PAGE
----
American bison


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American bison

see bisonbison.
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It's a narrative commemorated last month by the official passing of the National Bison Legacy Act, which states: 'The mammal commonly known as the North American bison is adopted as the national mammal of the US.
The story starts in 1905 with the formation of the American Bison Society and a breeding program at the New York City Zoo (today, the Bronx Zoo).
When, for example, snooty French naturalist Comte Georges-Louis de Buffon proclaimed that all American animals were smaller than Old World species because the New World was inherently decadent, Thomas Jefferson pointed out that one American bison was four times larger than the entire list of European quadrupeds put together--saying, in essence, Take that, Frenchy.
At 12:13 PDT, I observed the eagle (sex unknown), land in a short-grass paddock within an enclosure inhabited by American Bison (Bison bison).
Over the past 46 years, the offspring of those escapees have pretty much enjoyed the good life of an American bison, and today the bison herd in the Jackson Hole area is estimated to be around 1,000 animals, well above the desired objective.
Hornaday Smithsonian naturalist, and a founder of the American Bison Society 1913
Keith Aune, bison program director for the Wildlife Conservation Society, chair of the IUCN Bison Specialist Group, and American Bison Society spokesperson, referred to the treaty as a "historic moment that we hope will translate into a conservation movement among Great Plains Tribes.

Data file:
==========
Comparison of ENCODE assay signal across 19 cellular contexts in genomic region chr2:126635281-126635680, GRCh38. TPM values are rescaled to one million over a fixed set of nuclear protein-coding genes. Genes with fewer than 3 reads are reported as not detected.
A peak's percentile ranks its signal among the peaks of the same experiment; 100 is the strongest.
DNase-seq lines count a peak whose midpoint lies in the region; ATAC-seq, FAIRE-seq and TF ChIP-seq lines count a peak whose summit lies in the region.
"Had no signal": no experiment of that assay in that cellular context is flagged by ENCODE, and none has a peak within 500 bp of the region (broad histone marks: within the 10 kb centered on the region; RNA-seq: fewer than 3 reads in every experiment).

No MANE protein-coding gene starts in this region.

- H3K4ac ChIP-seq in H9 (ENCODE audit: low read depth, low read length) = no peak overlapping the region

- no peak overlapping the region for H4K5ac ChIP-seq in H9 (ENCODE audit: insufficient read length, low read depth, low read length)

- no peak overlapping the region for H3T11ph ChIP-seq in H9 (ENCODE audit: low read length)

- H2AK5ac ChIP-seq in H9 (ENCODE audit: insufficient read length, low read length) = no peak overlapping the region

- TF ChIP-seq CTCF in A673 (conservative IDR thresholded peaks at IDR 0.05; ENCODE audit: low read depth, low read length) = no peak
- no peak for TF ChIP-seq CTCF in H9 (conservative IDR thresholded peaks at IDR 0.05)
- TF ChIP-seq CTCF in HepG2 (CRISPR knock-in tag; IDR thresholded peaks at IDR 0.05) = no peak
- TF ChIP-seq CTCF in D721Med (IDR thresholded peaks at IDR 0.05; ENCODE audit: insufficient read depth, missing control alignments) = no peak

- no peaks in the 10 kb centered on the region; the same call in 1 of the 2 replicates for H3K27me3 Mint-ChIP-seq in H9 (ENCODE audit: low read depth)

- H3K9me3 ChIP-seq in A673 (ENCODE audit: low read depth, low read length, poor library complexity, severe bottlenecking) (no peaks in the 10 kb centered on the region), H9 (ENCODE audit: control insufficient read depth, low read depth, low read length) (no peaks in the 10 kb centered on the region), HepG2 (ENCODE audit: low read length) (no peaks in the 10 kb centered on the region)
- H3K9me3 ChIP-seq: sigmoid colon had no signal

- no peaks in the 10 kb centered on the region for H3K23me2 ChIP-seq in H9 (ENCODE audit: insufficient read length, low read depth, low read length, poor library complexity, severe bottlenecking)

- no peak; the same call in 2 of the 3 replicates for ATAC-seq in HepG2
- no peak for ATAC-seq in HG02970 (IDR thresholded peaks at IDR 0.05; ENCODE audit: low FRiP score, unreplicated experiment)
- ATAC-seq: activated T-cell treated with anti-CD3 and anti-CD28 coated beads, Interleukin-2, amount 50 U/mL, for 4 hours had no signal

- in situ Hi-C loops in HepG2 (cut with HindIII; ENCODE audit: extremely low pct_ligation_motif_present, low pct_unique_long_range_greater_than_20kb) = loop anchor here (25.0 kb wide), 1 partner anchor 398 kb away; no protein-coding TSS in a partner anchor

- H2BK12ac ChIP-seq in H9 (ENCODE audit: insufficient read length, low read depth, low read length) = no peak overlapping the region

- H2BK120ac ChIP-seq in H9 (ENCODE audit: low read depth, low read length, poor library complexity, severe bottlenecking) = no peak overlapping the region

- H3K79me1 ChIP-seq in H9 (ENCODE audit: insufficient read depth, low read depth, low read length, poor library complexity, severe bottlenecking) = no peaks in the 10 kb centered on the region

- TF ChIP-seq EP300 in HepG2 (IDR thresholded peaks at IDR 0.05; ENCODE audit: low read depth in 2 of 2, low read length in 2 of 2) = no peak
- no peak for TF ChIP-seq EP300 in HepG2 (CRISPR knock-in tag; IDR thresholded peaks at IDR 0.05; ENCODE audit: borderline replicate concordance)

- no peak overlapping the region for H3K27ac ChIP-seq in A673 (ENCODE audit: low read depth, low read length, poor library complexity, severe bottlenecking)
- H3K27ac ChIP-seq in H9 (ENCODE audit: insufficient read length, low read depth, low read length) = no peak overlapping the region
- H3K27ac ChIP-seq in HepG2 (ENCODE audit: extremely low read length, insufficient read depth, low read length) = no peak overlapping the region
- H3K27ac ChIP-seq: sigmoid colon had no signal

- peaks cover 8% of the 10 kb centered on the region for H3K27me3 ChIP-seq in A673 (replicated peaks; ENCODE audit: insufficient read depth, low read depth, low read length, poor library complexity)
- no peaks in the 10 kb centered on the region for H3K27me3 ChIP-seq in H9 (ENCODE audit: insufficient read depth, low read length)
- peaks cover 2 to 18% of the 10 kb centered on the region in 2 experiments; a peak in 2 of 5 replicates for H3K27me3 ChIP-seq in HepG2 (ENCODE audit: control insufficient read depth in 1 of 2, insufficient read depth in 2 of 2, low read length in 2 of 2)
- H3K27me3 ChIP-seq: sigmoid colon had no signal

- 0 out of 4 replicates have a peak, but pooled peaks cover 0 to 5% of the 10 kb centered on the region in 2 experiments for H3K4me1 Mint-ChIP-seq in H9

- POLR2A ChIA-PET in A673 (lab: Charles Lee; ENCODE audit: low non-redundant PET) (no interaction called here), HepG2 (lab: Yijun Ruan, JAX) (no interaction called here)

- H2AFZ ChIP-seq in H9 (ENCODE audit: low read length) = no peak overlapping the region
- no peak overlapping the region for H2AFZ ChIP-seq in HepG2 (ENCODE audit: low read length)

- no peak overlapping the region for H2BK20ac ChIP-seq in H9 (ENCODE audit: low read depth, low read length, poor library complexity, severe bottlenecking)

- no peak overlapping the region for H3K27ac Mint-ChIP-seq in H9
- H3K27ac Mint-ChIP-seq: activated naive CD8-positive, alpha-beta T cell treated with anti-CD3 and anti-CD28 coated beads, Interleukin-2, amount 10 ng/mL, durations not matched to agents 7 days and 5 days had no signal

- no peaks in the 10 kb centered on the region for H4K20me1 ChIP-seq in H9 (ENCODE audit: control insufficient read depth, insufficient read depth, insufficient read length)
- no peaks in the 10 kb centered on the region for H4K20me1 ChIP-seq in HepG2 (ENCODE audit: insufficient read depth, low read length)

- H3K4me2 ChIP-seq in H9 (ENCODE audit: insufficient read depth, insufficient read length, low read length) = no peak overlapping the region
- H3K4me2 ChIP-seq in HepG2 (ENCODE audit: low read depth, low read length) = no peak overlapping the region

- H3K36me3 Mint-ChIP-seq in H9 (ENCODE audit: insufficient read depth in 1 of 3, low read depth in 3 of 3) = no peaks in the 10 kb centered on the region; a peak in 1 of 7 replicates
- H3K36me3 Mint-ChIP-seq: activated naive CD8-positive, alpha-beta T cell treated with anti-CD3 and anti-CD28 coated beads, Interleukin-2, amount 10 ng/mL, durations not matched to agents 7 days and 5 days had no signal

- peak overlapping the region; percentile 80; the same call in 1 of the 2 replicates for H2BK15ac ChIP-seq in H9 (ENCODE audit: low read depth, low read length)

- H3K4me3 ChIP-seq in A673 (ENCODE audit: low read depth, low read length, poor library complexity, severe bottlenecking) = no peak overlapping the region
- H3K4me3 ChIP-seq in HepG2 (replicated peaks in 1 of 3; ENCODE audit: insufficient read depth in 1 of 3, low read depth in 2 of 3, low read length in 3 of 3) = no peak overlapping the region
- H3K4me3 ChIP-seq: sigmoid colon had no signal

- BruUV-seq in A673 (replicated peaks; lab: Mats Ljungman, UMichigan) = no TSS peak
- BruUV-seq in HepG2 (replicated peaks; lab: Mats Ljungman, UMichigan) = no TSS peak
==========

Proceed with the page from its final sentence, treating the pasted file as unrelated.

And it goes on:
Lin Enger's moving and enlightening second novel resonates emotionally and intellectually on several levels: as an homage to the vanished American bison, a reflection on the forceful removal of Northern Plains Indians from their homelands and an engaging family saga peopled with characters who could have been this Midwestern author's own ancestors.
Buffalo Coins: America's Favorite considers the American bison on US coins, tokens and medals and provides a slim but lovely new book telling the history of this image in numismatics and popular culture alike.
I still refuse to call the American bison a buffalo but if someone else does, I view it as just another teachable moment covering a variety of topics ranging from how we use words to how we classify living organisms, or, at the very least, an opportunity for a good argument over some beers with someone who sees it another way.
Central to the Indian way of life was, of course, the buffalo, more correctly known as the American bison.
In this article, I focus on C, the opportunity cost of resources necessary for production of the asset, and I illustrate confusion about the tragedy of the commons with a discussion of the American bison.

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